The Claims Assert That Arise Illegally Profited by Unlawfully Misclassifying Customer Service Agents as Independent Contractors Rather than Employees, Denying Workers Money and Benefits

Morgan & Morgan is investigating allegations of wage theft against Arise Virtual Solutions, Inc. on behalf of customer service representatives. Arise is a customer service support company that contracts with a multitude of companies to outsource their customer service needs. The investigation has revealed that Arise improperly denied customer service agents minimum wage, overtime, and other benefits by misclassifying them as independent contractors rather than employees. Arise’s scheme is believed to have injured tens of thousands of workers.

“We belive that Arise has been constructed to intentionally flout wage and hour laws and to avoid paying workers the minimum wage, overtime, and other benefits that employees are typically entitled to. Companies like Arise cannot escape the application of wage and hour laws by labeling itself a gig economy company and/or labeling its workers contractors if they are truly employees under the law as we believe. We will hold companies like Arise accountable if they shortchange workers.”

Worker misclassification is illegal, and occurs where an employer deprives employees minimum wage, overtime, and/or other benefits typically earned by employees, by classifying them as “independent contractors,” who are generally not entitled to the same protections.

Arise is a customer support services company that operates in the gig economy and employs a workforce of customer support agents, many of whom work remotely from their homes. Arise contracts with many Fortune 500 clients that are looking to cut costs by outsourcing call-center services. Arise maintains an online platform that allows its clients’ customer service calls to be routed to an Arise agent to resolve the issue. Arise has employed thousands of customer support agents nationwide and subjects them to the same common scheme. 

Our investigation has revealed that Arise has systemically misclassified its agents as independent contractors, denying them their rights to minimum wage, overtime, another benefits. We believe the agents are legally employees because Arise has the power to hire and fire them, determines their rate of pay, requires agents to meet with supervisors and managers, and controls agents with a digital surveillance apparatus that tracks their performance down to the precise second. Moreover, Arise’s agents do the work at the very heart of the company’s business—Arise could not operate its customer support business without its customer support agents. In other words, we believe that the “economic reality” test utilized by federal courts, as applied to the Customer Service Agents, renders them employees rather than true contractors under the law.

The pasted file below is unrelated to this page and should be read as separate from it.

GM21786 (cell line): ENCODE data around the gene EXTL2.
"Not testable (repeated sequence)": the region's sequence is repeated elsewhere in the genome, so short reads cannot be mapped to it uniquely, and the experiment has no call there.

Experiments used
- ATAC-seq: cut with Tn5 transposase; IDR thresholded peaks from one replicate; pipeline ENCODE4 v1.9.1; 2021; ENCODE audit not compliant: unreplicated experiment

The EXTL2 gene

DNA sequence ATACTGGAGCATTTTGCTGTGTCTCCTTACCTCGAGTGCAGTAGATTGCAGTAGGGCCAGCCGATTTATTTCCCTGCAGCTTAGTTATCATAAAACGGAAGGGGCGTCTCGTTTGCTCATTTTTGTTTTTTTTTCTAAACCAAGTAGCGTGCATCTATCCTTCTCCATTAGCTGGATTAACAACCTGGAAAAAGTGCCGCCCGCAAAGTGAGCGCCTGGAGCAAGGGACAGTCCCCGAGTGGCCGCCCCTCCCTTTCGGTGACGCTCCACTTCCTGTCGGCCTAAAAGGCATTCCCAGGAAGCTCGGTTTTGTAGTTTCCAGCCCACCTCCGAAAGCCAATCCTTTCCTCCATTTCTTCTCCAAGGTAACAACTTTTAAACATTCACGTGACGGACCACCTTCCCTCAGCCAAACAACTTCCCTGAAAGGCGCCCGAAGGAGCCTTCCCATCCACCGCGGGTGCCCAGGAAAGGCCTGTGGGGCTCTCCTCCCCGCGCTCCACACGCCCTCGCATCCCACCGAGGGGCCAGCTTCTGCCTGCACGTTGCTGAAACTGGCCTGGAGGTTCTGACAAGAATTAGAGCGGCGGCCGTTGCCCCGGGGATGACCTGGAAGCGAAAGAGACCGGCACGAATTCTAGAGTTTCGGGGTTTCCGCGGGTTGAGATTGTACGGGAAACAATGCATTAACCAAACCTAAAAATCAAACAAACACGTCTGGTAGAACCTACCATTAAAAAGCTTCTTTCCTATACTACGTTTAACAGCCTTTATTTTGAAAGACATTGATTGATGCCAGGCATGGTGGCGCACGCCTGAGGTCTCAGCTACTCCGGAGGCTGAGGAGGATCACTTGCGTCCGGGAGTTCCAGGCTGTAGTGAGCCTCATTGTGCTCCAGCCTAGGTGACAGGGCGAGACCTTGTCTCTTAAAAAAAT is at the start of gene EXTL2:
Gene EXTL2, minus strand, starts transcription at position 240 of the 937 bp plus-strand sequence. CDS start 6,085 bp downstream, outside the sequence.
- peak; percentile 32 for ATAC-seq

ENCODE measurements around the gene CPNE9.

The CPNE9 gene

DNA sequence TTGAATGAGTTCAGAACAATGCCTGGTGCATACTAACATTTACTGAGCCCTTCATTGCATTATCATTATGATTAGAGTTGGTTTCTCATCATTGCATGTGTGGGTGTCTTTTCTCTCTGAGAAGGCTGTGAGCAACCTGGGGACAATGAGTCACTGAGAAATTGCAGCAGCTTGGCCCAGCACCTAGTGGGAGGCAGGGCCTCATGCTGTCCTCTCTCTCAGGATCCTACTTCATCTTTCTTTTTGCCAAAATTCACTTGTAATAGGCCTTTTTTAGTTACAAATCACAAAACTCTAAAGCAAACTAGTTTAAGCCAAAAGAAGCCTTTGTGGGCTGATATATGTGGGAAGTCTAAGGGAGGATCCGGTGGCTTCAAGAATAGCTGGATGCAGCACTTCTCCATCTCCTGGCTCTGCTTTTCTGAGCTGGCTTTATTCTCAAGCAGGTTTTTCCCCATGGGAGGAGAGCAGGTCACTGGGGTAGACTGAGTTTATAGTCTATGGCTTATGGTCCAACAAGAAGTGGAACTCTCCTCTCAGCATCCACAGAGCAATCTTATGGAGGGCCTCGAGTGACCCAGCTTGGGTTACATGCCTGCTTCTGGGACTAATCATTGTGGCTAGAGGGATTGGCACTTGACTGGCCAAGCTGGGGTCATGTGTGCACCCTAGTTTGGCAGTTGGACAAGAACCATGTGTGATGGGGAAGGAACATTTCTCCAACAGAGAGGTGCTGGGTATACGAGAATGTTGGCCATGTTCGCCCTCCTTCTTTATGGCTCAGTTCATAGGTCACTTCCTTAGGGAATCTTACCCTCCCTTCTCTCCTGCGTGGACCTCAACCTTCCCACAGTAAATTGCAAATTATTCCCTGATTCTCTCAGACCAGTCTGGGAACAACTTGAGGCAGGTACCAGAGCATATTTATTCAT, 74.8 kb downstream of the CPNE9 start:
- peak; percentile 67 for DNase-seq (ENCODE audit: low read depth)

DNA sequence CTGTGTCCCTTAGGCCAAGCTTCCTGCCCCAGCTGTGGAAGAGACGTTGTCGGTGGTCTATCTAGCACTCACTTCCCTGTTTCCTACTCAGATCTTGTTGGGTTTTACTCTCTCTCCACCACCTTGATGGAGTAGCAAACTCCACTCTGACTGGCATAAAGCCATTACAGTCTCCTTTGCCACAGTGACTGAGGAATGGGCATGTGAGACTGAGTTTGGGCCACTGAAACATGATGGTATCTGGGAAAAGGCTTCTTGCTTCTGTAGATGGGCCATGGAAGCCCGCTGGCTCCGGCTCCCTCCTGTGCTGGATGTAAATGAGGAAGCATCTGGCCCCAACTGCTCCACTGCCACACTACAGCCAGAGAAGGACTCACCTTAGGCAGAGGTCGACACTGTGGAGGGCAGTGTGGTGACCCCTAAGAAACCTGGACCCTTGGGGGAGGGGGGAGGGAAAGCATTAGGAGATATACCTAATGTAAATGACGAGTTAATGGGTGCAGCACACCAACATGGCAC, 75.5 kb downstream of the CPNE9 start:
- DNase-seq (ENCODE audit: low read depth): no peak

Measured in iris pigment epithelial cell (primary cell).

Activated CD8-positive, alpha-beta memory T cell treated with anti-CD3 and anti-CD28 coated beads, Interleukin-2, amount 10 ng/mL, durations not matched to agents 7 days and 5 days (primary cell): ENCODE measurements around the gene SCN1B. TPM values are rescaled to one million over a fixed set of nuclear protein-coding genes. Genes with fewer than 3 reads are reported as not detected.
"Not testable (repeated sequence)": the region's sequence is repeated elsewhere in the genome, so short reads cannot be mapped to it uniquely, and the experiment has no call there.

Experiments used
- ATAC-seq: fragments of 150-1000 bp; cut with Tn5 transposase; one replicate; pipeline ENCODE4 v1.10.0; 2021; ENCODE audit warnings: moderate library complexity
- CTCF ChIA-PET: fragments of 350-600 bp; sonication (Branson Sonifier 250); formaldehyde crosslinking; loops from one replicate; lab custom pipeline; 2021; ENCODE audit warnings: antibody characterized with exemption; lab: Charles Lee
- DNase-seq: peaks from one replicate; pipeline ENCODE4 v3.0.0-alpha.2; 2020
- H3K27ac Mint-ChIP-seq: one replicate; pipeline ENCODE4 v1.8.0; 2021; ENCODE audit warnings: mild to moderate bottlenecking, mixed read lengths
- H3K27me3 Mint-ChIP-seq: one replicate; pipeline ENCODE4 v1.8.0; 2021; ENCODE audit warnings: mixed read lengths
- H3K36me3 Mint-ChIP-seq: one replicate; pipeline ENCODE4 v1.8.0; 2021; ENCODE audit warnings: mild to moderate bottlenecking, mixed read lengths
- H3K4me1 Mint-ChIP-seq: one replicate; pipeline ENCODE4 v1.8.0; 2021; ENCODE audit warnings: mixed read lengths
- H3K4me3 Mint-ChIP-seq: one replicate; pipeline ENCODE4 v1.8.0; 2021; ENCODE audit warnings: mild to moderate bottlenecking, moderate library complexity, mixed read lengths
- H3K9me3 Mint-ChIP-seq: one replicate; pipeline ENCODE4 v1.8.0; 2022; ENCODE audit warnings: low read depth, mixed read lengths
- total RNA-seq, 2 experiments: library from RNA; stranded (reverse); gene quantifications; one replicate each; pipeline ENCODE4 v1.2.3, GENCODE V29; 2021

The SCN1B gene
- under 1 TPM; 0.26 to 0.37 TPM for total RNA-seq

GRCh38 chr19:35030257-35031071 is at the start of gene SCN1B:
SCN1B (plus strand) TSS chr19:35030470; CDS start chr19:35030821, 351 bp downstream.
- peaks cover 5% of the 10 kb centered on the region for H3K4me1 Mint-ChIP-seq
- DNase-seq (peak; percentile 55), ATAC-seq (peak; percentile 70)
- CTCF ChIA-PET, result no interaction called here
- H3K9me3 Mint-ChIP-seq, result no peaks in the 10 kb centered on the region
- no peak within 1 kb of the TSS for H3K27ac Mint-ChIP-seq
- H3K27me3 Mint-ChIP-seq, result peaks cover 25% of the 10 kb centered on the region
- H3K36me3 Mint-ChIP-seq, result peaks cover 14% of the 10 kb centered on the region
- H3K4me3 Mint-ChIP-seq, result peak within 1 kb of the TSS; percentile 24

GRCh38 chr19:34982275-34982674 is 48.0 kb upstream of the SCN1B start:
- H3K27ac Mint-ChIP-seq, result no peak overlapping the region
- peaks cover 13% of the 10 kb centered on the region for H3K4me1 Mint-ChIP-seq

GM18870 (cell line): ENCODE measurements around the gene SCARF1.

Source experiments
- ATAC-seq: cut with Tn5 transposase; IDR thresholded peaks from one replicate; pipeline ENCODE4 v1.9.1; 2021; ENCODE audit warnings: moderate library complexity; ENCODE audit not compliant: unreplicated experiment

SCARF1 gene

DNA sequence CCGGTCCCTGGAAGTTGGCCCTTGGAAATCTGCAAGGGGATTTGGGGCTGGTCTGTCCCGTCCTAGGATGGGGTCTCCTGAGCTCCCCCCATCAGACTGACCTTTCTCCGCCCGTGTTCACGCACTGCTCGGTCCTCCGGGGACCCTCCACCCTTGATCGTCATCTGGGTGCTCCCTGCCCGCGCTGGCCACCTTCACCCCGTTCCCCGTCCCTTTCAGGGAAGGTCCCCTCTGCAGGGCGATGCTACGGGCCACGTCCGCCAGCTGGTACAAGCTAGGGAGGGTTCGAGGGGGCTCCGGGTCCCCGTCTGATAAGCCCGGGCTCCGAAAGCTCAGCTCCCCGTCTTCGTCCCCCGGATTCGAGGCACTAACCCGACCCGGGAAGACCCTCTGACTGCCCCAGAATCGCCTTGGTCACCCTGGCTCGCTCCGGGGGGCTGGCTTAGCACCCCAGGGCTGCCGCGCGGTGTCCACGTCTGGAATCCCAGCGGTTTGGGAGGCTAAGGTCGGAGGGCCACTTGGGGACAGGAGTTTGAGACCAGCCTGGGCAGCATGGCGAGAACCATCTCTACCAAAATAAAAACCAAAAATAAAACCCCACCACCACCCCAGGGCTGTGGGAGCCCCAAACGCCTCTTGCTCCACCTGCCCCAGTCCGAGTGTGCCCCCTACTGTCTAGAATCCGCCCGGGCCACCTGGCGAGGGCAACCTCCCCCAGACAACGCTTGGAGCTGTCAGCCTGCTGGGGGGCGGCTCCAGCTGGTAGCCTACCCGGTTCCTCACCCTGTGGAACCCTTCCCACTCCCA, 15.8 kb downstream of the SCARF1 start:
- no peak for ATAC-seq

Arise uses numerous methods to unlawfully short agents the wages they rightfully earned. Many agents work at hourly rates that are blatantly below the applicable minimum wage. Arise also further cuts into agents’ pay by charging them for training and certification fees, requiring agents to purchase their own work equipment, requiring agents to work unpaid hours (such as meeting with supervisors), and docking agent pay for failing to meet perforance goals. Additionally, it appears that Arise does not pay any of its Customer Service Agents overtime premiums when they work overtime hours.

In these lawsuits, Morgan & Morgan intends to seek damages for wages owed to agents as a result of Arise’s minimum wage, and overtime violations.

If you are a current Customer Service Agent, or previously worked for Arise as a Customer Service Agent, you may have a claim for unpaid wages, including minimum wages and overtime wages, as well as other damages.

Contact us for a free consultation at (888) OVERTIME [888-683-7846] to discuss your rights today.

Class Conditionally Certified In Centex Unpaid Overtime Case

Odem v. Centex Homes

A federal judge has granted conditional certification to a nationwide class of “Field Managers” in an overtime wage suit against Centex Homes Inc. that could include as many as 3,500 opt-in plaintiffs.  Centex “Field Managers” can find out more about the case by contacting class attorneys Morgan & Morgan at 1-866-344-9243.

A copy of the Order certifying the class can be found at Odem v. Centex Homes